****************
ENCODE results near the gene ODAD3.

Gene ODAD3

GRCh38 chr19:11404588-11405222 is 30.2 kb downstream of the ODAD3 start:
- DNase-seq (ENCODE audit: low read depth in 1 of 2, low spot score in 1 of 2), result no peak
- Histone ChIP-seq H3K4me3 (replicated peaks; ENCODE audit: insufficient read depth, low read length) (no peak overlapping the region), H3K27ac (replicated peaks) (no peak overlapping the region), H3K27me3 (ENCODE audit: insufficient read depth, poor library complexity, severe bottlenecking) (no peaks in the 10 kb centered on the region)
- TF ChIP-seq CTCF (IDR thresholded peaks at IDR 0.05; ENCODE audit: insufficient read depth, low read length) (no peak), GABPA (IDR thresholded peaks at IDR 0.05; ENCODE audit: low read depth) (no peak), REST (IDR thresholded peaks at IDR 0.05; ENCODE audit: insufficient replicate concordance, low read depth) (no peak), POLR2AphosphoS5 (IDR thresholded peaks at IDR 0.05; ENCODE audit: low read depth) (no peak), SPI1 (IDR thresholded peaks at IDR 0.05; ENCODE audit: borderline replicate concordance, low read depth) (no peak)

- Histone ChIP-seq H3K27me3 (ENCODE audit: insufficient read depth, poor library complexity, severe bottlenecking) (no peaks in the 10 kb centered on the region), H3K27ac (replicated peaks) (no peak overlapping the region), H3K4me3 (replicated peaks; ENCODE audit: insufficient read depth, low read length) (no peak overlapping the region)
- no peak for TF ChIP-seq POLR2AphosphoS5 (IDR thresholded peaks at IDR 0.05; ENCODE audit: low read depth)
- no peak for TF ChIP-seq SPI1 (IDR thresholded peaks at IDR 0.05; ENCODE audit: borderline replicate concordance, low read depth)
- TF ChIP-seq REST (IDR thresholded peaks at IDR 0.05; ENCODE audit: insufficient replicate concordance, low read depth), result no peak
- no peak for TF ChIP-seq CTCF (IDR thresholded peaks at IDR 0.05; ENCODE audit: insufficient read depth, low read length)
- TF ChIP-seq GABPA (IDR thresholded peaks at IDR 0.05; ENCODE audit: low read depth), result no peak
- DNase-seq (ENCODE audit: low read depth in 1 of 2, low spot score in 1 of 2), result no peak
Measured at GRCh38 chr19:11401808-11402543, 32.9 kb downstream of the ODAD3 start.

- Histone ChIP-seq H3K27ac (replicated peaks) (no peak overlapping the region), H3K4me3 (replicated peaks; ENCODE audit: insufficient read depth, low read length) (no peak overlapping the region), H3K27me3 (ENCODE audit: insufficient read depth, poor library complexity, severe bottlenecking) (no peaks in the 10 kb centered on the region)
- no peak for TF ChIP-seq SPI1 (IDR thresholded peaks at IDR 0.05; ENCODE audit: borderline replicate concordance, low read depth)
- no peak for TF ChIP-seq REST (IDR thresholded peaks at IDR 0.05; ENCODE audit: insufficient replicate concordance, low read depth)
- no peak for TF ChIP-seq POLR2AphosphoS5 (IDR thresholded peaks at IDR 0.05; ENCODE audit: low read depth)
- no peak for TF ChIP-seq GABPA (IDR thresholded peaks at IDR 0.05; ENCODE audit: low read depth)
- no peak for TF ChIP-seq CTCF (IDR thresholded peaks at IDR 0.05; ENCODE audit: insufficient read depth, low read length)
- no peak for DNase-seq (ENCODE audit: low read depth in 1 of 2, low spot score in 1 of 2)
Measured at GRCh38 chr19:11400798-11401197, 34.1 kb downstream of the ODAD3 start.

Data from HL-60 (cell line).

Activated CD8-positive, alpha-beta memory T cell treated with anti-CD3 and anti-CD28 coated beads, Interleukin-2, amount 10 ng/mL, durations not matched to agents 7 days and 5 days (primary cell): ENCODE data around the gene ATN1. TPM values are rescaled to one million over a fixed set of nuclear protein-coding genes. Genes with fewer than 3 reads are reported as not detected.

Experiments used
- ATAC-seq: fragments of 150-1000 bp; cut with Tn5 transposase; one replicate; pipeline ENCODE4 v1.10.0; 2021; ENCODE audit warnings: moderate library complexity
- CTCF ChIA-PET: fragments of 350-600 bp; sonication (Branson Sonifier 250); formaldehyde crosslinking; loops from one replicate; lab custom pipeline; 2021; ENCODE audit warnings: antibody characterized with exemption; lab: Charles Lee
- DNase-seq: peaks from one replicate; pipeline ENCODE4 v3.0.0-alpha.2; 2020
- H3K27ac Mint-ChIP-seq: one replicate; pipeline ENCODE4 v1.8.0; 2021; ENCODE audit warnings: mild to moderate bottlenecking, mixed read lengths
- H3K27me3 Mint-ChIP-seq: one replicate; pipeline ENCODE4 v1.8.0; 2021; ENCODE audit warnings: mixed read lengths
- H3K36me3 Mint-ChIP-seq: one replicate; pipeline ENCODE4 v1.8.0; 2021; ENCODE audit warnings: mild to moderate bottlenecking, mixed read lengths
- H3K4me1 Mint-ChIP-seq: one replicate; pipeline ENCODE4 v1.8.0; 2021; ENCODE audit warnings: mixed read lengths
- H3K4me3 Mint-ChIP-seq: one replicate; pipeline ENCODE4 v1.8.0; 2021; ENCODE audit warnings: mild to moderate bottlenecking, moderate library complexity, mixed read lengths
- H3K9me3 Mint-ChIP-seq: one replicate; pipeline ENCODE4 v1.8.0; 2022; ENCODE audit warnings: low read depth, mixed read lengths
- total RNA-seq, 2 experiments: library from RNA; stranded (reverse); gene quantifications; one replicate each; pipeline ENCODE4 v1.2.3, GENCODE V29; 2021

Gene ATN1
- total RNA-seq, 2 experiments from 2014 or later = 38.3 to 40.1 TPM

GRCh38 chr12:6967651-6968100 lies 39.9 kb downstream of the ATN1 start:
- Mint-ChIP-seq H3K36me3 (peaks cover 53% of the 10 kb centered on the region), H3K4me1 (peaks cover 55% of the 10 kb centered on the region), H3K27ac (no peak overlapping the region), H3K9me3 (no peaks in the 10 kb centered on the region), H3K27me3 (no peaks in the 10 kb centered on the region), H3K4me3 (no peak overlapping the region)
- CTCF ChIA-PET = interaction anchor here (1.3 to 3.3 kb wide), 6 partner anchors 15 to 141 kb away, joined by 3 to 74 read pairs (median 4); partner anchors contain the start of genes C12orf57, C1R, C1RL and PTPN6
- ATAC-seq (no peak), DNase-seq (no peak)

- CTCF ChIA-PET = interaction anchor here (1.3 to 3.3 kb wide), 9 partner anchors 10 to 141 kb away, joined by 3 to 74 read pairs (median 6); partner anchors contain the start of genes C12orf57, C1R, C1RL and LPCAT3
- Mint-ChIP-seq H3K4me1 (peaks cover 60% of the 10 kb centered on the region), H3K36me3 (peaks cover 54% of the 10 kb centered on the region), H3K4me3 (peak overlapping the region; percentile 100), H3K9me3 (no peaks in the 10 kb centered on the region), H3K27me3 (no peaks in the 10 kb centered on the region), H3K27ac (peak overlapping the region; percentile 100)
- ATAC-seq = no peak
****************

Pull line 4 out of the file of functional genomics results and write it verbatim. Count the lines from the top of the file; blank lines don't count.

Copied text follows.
- DNase-seq (ENCODE audit: low read depth in 1 of 2, low spot score in 1 of 2), result no peak